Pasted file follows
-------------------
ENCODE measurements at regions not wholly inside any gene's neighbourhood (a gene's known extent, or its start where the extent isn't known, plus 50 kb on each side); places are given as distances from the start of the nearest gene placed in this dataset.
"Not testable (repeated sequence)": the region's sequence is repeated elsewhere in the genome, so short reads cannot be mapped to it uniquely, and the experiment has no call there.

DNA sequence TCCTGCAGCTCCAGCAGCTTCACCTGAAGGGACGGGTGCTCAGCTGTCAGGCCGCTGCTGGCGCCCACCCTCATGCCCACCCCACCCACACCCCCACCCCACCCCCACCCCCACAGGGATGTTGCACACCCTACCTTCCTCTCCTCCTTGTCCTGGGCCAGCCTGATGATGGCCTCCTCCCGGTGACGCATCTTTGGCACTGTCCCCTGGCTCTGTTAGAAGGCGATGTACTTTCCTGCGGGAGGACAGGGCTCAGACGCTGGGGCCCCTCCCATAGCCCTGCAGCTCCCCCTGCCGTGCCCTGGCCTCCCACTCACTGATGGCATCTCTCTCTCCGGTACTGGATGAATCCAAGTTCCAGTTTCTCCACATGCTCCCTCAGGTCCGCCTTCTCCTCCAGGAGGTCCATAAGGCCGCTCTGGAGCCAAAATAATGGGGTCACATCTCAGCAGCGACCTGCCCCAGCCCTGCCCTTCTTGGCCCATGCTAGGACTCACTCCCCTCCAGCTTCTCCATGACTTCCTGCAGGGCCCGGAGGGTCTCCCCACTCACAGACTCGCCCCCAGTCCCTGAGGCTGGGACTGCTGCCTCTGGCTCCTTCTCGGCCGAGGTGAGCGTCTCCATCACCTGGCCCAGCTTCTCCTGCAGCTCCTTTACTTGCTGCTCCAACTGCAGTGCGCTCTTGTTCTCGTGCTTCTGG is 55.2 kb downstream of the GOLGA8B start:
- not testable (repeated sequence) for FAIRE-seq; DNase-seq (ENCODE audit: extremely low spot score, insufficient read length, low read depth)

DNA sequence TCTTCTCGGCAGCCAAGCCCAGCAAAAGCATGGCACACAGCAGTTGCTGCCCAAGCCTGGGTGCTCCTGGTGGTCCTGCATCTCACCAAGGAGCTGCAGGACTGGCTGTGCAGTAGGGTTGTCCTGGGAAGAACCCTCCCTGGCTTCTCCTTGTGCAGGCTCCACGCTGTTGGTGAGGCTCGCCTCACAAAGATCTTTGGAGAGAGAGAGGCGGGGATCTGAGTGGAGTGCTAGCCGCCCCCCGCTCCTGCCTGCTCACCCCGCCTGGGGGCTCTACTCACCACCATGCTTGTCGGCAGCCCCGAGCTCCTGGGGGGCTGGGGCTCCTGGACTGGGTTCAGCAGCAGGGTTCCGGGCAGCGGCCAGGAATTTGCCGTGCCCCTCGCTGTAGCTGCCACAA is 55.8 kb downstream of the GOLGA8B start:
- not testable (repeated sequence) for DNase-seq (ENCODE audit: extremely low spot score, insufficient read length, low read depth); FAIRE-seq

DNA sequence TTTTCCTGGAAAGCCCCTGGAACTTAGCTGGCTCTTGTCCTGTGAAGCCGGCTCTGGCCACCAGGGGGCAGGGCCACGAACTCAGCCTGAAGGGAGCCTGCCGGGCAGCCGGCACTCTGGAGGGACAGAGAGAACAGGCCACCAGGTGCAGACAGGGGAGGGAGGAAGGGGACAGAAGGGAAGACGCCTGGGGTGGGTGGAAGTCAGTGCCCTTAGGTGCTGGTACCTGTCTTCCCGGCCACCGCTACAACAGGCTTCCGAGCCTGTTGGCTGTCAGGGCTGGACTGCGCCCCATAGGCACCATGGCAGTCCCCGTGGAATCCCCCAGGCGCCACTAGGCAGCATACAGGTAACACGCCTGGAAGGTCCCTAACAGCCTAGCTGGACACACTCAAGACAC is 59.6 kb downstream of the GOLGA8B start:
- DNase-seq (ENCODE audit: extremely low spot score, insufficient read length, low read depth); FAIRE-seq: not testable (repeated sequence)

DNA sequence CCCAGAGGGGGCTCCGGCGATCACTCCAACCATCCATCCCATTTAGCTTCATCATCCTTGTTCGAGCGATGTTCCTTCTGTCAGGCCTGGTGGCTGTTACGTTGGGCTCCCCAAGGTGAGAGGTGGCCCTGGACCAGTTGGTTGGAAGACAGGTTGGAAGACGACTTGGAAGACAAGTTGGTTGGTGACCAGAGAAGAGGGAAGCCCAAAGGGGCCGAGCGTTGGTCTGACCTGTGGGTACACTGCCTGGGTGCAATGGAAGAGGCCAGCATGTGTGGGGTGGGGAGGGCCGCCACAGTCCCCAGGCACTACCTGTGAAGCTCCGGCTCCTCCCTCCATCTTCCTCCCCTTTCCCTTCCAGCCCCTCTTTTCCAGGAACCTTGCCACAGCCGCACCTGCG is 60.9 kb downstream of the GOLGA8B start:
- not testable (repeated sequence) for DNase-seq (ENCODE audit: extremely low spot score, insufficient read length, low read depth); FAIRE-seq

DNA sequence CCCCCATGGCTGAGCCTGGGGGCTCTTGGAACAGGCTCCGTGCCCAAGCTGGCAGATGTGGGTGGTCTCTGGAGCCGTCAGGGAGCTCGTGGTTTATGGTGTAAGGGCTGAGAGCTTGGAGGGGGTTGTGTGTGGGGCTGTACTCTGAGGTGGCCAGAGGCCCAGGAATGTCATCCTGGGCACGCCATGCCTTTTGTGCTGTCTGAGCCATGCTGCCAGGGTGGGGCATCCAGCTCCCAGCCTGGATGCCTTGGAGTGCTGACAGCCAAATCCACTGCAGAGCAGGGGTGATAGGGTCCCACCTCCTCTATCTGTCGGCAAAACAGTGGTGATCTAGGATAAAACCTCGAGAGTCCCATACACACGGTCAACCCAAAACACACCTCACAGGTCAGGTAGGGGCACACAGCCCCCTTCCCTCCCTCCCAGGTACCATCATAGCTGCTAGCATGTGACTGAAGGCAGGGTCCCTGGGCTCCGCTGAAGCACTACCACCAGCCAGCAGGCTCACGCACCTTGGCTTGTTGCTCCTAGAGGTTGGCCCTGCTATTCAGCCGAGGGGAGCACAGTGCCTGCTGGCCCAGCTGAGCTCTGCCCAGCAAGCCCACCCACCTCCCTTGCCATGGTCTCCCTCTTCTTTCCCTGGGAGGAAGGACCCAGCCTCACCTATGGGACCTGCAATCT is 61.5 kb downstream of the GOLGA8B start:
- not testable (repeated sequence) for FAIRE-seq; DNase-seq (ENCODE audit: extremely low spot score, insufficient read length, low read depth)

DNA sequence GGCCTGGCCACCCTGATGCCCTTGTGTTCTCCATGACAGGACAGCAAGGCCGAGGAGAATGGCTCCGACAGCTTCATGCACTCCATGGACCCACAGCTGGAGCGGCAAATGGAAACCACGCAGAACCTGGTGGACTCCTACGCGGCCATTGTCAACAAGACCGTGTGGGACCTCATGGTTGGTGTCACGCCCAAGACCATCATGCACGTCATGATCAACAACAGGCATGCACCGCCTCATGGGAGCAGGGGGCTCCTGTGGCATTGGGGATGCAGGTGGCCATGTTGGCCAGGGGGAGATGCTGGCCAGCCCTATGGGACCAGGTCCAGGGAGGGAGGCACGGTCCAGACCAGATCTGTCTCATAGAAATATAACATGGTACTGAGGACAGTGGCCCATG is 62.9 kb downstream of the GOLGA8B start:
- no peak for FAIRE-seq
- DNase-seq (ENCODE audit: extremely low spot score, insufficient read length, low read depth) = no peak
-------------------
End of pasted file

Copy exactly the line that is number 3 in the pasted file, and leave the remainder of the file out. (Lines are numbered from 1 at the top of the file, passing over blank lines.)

DNA sequence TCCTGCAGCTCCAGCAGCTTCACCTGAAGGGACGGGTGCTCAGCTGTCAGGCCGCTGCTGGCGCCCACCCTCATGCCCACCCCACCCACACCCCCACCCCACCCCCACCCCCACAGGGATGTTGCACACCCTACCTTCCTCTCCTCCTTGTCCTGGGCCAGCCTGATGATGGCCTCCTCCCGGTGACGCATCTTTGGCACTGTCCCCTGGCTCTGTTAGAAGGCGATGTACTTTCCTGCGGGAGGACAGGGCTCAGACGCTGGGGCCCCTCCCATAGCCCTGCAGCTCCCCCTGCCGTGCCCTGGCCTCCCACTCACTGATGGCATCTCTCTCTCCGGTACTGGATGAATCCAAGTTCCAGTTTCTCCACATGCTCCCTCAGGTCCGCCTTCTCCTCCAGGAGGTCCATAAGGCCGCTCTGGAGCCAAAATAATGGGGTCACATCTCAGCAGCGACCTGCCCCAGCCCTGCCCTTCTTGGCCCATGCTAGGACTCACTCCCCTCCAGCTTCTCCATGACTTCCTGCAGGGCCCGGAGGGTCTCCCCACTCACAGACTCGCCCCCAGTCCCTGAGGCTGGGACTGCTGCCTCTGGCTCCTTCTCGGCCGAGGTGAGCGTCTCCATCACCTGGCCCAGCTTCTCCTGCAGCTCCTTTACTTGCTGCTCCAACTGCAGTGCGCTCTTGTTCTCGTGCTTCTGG is 55.2 kb downstream of the GOLGA8B start: